The most obvious contraindication is global arthrosis. This does not necessarily mean chondral disease in two or three compartments; focal lesions in two or more areas of the knee may be amenable to the technique. However, where secondary changes exist (eg, osteophytes, joint space narrowing), the efficacy of the procedure is thought to be decreased.

Certainly, it is not appropriate to address the articular surface abnormality in a vacuum. Associated mechanical malalignment or instability must be addressed to maximize the long-term success of this procedure. Osteotomy for malalignment and/or ligament reconstruction for instability optimizes the mechanical milieu in which any cartilage transfer takes place. In situations where mechanical issues cannot be addressed, this must be thought of as a contraindication. Finally, tumor, synovial disease, and any other factor that would make a patient a poor candidate for delicate and complicated surgery should be strongly considered before the decision is made to proceed with this procedure.


Technical Considerations


The anatomy of the knee is reflective of its function in ambulation. Knee stability and pain-free range of motion (ROM) are important in maintaining daily function. Most commonly, overuse, age, and traumatic injuries cause structural damage to the knee that may limit its function. Therefore, a thorough understanding of the anatomy of the knee is essential to properly diagnosing and treating knee pathology.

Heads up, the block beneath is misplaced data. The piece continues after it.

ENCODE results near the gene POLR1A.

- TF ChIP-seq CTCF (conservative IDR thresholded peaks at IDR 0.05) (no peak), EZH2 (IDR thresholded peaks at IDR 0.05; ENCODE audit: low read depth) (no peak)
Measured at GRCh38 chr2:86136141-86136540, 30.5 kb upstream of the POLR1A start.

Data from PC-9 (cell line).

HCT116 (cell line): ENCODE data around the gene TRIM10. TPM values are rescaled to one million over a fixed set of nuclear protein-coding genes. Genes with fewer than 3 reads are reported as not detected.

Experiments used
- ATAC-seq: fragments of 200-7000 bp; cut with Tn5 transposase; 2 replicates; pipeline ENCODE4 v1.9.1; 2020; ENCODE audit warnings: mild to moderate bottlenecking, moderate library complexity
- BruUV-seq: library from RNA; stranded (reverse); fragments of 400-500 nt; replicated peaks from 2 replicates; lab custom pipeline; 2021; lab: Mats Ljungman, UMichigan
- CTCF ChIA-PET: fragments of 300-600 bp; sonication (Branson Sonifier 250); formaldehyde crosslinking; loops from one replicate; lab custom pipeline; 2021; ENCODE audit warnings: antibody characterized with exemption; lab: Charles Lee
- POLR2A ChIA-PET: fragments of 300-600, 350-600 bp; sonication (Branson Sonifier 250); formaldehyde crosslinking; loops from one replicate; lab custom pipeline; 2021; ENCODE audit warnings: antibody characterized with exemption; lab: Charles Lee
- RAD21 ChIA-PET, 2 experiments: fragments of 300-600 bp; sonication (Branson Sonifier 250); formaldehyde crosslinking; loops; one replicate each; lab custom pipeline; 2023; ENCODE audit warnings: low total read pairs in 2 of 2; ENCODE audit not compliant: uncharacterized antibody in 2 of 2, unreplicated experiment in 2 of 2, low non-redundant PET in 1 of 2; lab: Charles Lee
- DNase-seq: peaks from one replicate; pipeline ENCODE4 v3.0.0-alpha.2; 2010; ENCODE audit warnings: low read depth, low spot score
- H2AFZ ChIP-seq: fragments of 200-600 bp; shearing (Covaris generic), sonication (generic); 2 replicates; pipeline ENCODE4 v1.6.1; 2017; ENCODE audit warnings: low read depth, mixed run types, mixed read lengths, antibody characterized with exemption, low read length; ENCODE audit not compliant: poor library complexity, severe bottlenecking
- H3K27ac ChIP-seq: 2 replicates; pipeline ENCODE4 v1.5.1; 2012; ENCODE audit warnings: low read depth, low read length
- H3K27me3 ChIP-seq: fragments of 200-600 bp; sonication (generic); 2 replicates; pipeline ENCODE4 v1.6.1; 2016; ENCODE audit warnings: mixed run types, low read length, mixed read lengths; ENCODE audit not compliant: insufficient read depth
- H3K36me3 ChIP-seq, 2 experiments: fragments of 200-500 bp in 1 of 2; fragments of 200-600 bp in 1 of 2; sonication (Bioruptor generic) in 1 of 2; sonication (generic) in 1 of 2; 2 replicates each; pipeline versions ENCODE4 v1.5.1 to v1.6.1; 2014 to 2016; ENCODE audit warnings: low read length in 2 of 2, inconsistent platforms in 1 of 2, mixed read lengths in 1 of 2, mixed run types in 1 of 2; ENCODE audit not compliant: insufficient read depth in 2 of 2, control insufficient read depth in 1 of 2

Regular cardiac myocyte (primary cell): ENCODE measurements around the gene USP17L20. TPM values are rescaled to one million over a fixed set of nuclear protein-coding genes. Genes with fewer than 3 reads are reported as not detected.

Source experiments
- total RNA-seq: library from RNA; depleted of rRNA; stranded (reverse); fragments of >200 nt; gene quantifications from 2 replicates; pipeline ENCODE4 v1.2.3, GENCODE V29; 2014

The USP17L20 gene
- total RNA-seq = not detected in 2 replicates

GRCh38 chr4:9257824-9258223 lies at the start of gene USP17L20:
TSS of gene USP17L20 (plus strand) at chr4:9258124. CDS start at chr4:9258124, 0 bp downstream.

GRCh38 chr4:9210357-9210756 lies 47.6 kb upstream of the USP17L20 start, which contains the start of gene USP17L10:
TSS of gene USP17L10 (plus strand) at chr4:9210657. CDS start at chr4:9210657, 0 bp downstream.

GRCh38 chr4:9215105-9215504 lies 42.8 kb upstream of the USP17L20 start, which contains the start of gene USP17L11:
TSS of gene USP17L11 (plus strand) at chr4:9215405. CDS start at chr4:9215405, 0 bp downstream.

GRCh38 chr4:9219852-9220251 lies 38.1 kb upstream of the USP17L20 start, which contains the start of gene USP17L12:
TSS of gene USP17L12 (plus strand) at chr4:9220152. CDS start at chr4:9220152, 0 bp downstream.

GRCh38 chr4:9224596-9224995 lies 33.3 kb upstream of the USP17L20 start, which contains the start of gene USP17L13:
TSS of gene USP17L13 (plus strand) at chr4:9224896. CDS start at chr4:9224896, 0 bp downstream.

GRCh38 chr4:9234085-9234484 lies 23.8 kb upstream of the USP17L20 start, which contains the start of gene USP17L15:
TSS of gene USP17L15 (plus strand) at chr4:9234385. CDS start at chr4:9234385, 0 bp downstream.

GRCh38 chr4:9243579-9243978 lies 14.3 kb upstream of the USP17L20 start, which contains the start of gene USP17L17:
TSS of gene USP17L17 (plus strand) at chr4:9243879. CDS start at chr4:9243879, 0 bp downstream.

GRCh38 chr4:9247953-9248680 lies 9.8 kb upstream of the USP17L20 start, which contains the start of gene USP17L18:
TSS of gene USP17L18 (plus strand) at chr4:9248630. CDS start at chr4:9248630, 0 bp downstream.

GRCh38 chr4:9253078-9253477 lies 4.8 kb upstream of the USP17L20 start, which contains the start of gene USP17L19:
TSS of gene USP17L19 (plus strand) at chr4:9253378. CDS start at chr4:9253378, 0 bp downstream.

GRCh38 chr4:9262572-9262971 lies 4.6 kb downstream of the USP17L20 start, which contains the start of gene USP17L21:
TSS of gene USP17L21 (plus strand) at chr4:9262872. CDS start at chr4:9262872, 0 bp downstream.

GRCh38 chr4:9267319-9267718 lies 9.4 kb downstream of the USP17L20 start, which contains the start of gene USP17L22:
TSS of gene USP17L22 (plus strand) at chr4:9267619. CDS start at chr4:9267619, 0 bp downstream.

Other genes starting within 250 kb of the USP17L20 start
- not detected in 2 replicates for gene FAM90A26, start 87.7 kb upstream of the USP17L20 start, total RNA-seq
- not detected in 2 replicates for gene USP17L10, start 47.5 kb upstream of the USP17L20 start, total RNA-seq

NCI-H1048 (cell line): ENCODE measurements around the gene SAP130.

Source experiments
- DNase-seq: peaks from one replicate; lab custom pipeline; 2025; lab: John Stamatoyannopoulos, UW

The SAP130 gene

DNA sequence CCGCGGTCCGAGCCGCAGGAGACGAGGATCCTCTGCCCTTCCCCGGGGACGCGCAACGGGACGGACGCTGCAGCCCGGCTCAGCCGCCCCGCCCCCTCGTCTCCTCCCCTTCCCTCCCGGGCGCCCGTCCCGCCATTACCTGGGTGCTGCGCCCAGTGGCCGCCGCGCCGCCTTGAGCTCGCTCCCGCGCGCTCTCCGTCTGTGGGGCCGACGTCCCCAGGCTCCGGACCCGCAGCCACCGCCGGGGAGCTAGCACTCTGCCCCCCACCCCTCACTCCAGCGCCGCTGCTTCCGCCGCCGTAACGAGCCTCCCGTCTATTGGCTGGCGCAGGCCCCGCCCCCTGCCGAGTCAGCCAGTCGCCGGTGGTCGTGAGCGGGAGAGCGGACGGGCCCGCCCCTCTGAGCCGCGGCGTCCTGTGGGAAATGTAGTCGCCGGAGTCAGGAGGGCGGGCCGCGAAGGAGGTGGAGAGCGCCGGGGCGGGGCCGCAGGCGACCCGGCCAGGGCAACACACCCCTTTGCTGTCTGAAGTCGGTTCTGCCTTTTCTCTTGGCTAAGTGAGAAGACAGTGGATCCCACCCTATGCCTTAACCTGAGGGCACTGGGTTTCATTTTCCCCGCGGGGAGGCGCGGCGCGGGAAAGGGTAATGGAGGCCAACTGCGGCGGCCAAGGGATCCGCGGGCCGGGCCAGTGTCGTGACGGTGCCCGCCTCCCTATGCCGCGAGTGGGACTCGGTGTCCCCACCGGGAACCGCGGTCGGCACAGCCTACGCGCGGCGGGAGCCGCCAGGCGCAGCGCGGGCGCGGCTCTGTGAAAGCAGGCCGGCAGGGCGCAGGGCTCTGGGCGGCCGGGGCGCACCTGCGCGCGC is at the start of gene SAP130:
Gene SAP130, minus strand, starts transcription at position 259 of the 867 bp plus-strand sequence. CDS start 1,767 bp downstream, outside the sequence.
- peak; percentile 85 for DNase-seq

The femur is the longest and strongest bone in the human body. The proximal end forms the head of the femur, which projects anterosuperomedially to articulate with the acetabulum. The distal end is wider and forms a double condyle that articulates with the tibia and patella. The tibia articulates with the distal lateral and medial femoral condyles. The patella articulates anteriorly to the femoral condyles in the region of the intercondylar fossa (trochlear groove).